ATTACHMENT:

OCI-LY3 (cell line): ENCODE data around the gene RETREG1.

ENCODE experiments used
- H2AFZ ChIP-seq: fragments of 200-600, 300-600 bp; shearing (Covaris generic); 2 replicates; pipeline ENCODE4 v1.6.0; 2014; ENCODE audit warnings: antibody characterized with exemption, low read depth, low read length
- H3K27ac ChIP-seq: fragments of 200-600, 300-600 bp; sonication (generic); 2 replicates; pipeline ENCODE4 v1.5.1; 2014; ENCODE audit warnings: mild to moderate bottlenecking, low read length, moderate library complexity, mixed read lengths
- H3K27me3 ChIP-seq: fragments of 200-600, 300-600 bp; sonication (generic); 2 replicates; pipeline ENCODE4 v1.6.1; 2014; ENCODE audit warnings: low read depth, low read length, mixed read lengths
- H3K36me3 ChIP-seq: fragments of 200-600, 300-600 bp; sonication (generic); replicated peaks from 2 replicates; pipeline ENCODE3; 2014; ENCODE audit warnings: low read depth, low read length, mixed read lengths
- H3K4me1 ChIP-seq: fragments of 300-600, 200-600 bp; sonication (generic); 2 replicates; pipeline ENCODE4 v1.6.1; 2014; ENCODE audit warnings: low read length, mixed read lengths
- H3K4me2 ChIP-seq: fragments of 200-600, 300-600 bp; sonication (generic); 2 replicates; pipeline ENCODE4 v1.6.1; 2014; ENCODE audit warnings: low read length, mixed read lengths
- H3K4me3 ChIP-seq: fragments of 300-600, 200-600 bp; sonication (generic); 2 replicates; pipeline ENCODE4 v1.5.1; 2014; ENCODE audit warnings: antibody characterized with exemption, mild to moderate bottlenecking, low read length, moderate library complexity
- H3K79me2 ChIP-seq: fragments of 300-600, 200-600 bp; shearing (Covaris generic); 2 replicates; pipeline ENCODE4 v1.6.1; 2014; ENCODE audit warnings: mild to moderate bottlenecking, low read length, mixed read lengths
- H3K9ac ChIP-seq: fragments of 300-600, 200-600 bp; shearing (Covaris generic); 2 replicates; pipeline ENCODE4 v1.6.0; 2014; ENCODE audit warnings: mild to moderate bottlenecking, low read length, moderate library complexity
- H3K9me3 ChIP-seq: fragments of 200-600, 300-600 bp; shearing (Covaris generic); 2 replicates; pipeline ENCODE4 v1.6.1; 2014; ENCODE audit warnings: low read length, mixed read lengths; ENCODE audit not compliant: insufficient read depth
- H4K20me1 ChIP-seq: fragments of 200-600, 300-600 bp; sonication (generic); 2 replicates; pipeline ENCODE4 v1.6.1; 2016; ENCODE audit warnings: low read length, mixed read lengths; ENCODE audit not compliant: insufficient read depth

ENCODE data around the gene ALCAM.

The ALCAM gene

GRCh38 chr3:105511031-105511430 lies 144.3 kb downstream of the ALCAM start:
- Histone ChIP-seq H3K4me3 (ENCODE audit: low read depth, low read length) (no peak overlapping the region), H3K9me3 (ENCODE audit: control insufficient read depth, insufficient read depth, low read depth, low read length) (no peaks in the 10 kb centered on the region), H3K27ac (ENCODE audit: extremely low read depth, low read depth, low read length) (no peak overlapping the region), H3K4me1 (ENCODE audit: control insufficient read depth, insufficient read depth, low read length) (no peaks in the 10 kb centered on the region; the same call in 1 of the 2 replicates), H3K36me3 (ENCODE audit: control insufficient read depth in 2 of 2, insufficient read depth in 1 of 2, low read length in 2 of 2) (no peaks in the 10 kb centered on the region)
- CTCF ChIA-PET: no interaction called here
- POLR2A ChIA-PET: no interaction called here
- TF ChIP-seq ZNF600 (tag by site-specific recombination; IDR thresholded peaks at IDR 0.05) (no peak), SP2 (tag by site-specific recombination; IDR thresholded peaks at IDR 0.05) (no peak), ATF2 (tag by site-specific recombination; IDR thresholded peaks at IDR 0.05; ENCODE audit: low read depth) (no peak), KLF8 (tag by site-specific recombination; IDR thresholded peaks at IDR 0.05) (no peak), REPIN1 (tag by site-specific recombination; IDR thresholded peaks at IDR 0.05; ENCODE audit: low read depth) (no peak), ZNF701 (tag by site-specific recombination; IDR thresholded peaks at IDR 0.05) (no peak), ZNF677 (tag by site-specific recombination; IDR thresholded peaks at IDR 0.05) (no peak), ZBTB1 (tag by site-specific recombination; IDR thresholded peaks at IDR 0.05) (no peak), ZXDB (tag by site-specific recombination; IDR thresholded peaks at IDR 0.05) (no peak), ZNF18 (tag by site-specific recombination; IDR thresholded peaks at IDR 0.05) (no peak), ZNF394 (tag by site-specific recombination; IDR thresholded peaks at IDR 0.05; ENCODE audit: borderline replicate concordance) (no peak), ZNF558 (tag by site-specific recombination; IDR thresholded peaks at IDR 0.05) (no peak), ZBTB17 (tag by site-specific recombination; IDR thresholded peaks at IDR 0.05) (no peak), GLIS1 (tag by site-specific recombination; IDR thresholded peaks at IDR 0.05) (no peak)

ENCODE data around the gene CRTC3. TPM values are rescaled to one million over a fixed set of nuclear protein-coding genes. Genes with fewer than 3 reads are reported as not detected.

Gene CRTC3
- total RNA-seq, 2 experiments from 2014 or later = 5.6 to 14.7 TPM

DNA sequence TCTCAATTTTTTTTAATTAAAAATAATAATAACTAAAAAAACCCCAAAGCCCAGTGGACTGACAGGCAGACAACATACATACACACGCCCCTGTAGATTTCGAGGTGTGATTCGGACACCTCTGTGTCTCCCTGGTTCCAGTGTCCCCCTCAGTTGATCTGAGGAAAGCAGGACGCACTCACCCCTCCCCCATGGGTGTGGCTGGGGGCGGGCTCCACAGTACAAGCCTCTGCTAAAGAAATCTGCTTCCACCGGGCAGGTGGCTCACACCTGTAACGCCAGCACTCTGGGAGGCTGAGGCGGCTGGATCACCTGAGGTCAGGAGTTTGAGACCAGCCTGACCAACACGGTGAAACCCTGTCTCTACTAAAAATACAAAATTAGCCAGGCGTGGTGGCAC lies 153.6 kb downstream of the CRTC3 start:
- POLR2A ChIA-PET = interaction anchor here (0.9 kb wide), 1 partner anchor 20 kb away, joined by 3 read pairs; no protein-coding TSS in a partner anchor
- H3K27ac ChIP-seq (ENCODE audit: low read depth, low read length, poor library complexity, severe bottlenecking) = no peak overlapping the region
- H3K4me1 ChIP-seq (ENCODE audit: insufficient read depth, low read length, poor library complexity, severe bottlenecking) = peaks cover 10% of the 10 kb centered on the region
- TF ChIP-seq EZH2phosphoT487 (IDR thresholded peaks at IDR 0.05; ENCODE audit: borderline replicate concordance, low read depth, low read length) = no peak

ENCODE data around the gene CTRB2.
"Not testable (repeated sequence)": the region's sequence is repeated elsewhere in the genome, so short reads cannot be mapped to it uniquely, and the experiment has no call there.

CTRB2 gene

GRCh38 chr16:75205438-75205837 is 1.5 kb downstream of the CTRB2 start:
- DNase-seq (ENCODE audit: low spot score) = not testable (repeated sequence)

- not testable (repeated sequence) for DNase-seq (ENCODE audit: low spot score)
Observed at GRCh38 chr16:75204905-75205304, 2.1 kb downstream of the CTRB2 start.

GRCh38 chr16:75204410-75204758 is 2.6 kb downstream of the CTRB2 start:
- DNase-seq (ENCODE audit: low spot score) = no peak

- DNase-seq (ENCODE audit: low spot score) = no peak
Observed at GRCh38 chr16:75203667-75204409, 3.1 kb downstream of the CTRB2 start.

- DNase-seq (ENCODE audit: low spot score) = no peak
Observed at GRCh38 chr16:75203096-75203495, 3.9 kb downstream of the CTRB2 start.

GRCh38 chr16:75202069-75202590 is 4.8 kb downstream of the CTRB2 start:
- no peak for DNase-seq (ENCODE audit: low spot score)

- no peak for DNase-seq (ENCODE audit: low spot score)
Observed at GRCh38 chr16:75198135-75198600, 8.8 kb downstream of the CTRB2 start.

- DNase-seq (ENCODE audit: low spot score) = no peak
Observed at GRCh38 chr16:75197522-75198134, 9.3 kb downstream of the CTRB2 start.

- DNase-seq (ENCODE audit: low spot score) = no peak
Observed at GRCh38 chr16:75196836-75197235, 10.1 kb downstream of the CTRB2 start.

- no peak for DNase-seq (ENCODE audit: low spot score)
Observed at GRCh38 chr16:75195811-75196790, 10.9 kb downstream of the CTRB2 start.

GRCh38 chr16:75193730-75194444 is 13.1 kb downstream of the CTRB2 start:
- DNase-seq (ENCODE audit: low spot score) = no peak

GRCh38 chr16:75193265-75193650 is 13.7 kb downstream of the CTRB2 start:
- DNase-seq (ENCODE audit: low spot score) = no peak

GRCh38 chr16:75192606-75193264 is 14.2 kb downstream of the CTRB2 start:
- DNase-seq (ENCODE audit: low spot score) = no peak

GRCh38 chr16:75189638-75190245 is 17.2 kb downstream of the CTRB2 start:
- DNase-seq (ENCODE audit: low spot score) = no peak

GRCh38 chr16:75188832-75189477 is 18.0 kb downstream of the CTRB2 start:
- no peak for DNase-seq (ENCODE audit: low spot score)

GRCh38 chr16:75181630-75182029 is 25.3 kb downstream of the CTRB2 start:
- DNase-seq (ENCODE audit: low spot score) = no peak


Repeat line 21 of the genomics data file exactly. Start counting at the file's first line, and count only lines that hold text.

ENCODE data around the gene CRTC3. TPM values are rescaled to one million over a fixed set of nuclear protein-coding genes. Genes with fewer than 3 reads are reported as not detected.